Few managers of the modern era have developed a bond with their club’s fanbase as strong as the link between Jurgen Klopp and Liverpool.
A rapidly stacked trophy cabinet has obviously helped Klopp win over Merseyside but the humble and honest German coach has forged such a deep connection with the people of Liverpool by taking time to understand the history and beliefs of the city.
However, even Klopp was left a little perplexed by the deafening swell of boos which his supporters delivered in response to the English national anthem ahead of the 2022 FA Cup final.
“I know our people that well that they wouldn’t do it if there was no reason for it,” Klopp reasoned, before admitting: “And I’m not here surely not long enough to understand the reason for it.”
Don’t worry, Jurgen, we’ve got you covered.
As a port city which has welcomed countless immigrants over the years, many Liverpudlians have an ancestral reason to not consider themselves English. The xenophobia and racism which remains a plague on these shores are not exactly a set of welcoming, open arms.
The term ‘Scouse’, which is a traditional stew, was originally used as a derogatory term for Irish immigrants that could only afford to frequent soup kitchens. But the city’s inhabitants have harnessed the slur and the sense of otherness it was meant to hold.
Engraved in in the wall of the Museum of Liverpool is a quote from the former Gronby councillor Margaret Simey in 1999 which reads: “The magic of Liverpool is that it isn’t England.”
Liverpool’s port points west, which was particularly unhelpful during the 1980s when trade with Europe on the other side of the Isles was being prioritised. Naturally, this only stoked the flames of a dire relationship between Liverpool and the British government.
“Never Trust A Tory” is another common banner which can been seen circulating the Liverpool end on trips to Wembley.
This distrust has only festered over the last decade of Conservative rule. Labour – the more left-wing opposition in England to the Conservatives – have not had a prime minister in power since Gordon Brown in 2010.
Unlike the rest of the country, Liverpool have not given in to the blue invasion. The Labour Party has received more than 50% of the city’s votes in every general election between 1992 and 2019.
This unwavering favouring of Labour came immediately after Margaret Thatcher’s unpopular reign as Conservative party leader and prime minister. Thatcher’s Chancellor Sir Geoffrey Howe argued that Liverpool should be left to “managed decline”, as revealed by cabinet papers from the era which fed the distrust of that regime on Merseyside. In the wake of the Toxteth Riots, Howe urged Thatcher “not to over-commit scarce resources to Liverpool”.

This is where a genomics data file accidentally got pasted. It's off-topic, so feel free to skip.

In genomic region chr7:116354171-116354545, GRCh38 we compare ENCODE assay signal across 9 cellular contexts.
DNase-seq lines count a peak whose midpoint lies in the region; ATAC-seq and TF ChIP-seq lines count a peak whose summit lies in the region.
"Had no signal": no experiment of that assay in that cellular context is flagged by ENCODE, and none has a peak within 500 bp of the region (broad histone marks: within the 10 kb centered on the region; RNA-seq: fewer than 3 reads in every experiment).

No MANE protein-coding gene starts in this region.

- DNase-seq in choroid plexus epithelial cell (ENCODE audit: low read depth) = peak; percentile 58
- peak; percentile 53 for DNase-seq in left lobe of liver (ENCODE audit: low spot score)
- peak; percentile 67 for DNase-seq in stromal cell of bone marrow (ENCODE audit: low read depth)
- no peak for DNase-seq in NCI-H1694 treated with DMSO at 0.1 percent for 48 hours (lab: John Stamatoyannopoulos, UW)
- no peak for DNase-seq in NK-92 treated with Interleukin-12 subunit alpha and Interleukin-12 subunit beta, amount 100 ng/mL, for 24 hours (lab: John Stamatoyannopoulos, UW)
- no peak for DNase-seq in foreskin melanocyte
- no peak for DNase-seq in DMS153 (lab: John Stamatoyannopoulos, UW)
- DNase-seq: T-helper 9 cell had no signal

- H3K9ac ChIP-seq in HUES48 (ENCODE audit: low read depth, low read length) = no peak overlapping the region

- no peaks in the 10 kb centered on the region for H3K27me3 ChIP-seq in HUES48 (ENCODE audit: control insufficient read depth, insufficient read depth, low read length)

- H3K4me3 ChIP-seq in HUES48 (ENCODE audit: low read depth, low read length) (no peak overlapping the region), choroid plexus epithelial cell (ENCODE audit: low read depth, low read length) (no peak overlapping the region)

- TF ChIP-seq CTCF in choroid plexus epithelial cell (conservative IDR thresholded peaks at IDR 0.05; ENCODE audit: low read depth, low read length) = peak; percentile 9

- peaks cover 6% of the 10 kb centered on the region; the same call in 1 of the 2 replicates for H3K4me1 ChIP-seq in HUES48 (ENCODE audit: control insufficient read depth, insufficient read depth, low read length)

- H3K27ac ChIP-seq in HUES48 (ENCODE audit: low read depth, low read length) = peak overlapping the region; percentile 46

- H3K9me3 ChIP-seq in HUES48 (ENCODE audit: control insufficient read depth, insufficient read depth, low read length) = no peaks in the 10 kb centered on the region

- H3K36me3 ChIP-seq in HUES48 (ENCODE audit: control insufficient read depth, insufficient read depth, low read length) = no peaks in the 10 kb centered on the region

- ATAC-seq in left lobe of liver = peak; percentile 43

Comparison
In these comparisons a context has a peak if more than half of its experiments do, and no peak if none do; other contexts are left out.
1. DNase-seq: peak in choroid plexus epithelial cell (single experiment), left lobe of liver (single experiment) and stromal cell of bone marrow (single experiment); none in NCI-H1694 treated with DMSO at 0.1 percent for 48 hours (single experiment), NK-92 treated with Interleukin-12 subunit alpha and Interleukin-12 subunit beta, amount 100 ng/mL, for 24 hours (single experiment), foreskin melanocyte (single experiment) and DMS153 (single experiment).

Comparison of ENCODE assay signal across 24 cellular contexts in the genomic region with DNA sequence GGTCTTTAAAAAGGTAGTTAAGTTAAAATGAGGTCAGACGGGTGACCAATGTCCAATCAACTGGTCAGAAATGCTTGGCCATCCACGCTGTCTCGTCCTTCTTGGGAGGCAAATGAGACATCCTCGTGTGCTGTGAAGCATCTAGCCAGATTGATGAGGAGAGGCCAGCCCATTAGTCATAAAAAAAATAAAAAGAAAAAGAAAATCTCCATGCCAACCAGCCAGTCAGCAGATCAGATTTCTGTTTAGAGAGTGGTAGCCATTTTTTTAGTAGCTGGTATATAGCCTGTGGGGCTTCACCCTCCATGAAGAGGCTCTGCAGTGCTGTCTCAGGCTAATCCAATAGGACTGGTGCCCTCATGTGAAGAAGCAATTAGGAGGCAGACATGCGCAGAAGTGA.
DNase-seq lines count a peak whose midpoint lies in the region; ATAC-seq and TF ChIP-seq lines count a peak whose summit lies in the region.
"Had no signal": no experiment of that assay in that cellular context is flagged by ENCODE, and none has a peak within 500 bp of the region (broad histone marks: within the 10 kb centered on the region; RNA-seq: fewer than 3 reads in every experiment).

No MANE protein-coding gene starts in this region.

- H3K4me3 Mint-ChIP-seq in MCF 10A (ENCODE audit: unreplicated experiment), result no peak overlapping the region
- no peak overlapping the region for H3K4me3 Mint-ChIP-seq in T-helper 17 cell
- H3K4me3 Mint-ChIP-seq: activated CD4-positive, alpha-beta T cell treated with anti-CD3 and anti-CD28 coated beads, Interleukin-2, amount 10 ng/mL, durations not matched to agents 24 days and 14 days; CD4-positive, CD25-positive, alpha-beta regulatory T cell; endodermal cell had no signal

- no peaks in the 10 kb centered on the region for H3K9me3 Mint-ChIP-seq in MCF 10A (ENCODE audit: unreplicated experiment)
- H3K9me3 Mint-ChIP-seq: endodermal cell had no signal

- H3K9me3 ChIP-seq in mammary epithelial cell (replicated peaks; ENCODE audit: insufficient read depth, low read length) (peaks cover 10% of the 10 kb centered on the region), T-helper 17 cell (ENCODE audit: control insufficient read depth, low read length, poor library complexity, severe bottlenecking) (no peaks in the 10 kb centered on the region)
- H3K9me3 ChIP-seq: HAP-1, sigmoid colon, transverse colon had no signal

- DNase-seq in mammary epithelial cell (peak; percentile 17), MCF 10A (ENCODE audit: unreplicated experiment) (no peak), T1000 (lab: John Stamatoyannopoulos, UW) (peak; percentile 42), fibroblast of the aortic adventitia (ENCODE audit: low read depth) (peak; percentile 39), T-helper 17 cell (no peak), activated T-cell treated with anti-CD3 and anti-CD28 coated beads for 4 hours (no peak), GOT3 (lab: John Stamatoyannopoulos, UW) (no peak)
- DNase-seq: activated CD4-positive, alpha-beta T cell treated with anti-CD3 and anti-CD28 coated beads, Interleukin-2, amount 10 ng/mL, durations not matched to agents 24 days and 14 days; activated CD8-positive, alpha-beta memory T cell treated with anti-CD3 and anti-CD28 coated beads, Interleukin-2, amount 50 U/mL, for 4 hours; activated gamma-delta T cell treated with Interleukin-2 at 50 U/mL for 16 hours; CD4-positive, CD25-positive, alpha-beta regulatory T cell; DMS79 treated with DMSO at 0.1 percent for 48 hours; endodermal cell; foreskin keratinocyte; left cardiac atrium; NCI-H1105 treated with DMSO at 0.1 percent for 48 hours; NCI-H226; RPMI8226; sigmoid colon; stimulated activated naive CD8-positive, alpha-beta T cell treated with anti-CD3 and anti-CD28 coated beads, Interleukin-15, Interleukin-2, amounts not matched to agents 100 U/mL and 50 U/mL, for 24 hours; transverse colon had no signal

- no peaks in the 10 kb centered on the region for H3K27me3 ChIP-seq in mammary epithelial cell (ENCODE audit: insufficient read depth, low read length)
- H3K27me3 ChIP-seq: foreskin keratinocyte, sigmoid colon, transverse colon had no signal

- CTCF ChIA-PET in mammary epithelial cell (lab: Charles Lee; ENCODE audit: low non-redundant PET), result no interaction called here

The Conservatives and Thatcher were also in power at the time of the Hillsborough disaster and their handling of the situation, over a course of a decades-long quest for justice, also enraged a wounded city and its people.
The Tory hatred wasn’t always so suffocating. When the Iron Lady became prime minister in 1979, Sir Malcolm Thornton was first elected as Conservative MP for Liverpool Garston.
However, the distrust very much extends to the modern era as Boris Johnson, when prime minister, was asked to apologise for publishing an article in the Spectator which accused Liverpudlians of “wallowing” in their “victim status” while he was the publication’s editor in 2004. Shockingly, he did not offer a sorry amid his blustering response.
At Liverpool’s first FA Cup final triumph in 1965, the travelling Merseyside support belted out “God Save Our Gracious Team”. For many reasons, Liverpool fans have opted for a blunter approach over the subsequent years.
Reece James withdraws from England squad due to ‘ongoing issue’
Reece James has left the England camp and returned to Chelsea due to an ‘ongoing issue’.
The right-back was expected to start Sunday’s Euro 2024 qualifier against Ukraine at Wembley after Kyle Walker played all 90 minutes of Thursday’s 2-1 win away at Italy. But James has failed to prove his fitness and will reconvene with Chelsea at their Cobham training base.
A statement from England read: “Reece James has withdrawn from the England squad and will not feature against Ukraine on Sunday.
“The full-back has returned to Chelsea for assessment on an ongoing issue.
“No replacements are planned as Gareth Southgate’s squad, including the suspended Luke Shaw, continue their preparations at Tottenham Hotspur Training Ground.”
Though James’ fitness record is patchy and he was suffering with a hamstring injury earlier this month, he joined up with the England squad this week having played 90 minutes in two of Chelsea’s final three games before the international break and was expected to be fit and healthy.
He came on as an 85th-minute substitute on Thursday for Bukayo Saka as 10-man England sought to hold onto their lead.
James missed England’s 2022 FIFA World Cup campaign after sustaining a knee injury in the autumn.
Chelsea will be hoping that James’ problem isn’t serious ahead of a busy month that sees them face the likes of Arsenal, Liverpool and Real Madrid.
James has already missed 17 games for Chelsea this season – 15 for his knee problem, one for a hamstring issue and one because of illness.
Prior to this season, James has been reported as to having nine other injuries during his time in the Chelsea senior setup, missing a total of 51 matches for the Blues.
On this edition of Son of Chelsea, part of the 90min podcast network, Daniel Childs reviews Chelsea’s 2-2 draw with Everton & Graham Potter’s performance. If you can’t see this embed, click here to listen to the podcast!